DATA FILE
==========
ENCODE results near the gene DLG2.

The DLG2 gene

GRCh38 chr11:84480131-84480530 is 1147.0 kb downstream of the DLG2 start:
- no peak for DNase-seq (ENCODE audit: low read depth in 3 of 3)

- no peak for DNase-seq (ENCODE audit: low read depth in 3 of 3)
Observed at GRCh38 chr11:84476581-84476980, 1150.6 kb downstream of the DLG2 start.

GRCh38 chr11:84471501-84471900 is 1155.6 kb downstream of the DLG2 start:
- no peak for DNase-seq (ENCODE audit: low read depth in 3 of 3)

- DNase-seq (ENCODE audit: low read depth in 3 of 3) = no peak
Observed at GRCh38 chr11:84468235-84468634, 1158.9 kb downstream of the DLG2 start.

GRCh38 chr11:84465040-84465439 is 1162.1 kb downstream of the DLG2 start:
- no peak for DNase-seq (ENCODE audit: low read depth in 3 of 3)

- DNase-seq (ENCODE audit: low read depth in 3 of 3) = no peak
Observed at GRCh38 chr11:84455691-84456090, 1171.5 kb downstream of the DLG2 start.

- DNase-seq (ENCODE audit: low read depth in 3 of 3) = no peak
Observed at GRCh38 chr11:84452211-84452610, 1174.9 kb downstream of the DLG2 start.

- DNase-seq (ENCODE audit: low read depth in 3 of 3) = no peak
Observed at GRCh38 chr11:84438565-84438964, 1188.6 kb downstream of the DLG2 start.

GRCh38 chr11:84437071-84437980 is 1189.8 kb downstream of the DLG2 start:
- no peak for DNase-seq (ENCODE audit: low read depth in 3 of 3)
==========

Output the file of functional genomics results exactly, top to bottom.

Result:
ENCODE results near the gene DLG2.

The DLG2 gene

GRCh38 chr11:84480131-84480530 is 1147.0 kb downstream of the DLG2 start:
- no peak for DNase-seq (ENCODE audit: low read depth in 3 of 3)

- no peak for DNase-seq (ENCODE audit: low read depth in 3 of 3)
Observed at GRCh38 chr11:84476581-84476980, 1150.6 kb downstream of the DLG2 start.

GRCh38 chr11:84471501-84471900 is 1155.6 kb downstream of the DLG2 start:
- no peak for DNase-seq (ENCODE audit: low read depth in 3 of 3)

- DNase-seq (ENCODE audit: low read depth in 3 of 3) = no peak
Observed at GRCh38 chr11:84468235-84468634, 1158.9 kb downstream of the DLG2 start.

GRCh38 chr11:84465040-84465439 is 1162.1 kb downstream of the DLG2 start:
- no peak for DNase-seq (ENCODE audit: low read depth in 3 of 3)

- DNase-seq (ENCODE audit: low read depth in 3 of 3) = no peak
Observed at GRCh38 chr11:84455691-84456090, 1171.5 kb downstream of the DLG2 start.

- DNase-seq (ENCODE audit: low read depth in 3 of 3) = no peak
Observed at GRCh38 chr11:84452211-84452610, 1174.9 kb downstream of the DLG2 start.

- DNase-seq (ENCODE audit: low read depth in 3 of 3) = no peak
Observed at GRCh38 chr11:84438565-84438964, 1188.6 kb downstream of the DLG2 start.

GRCh38 chr11:84437071-84437980 is 1189.8 kb downstream of the DLG2 start:
- no peak for DNase-seq (ENCODE audit: low read depth in 3 of 3)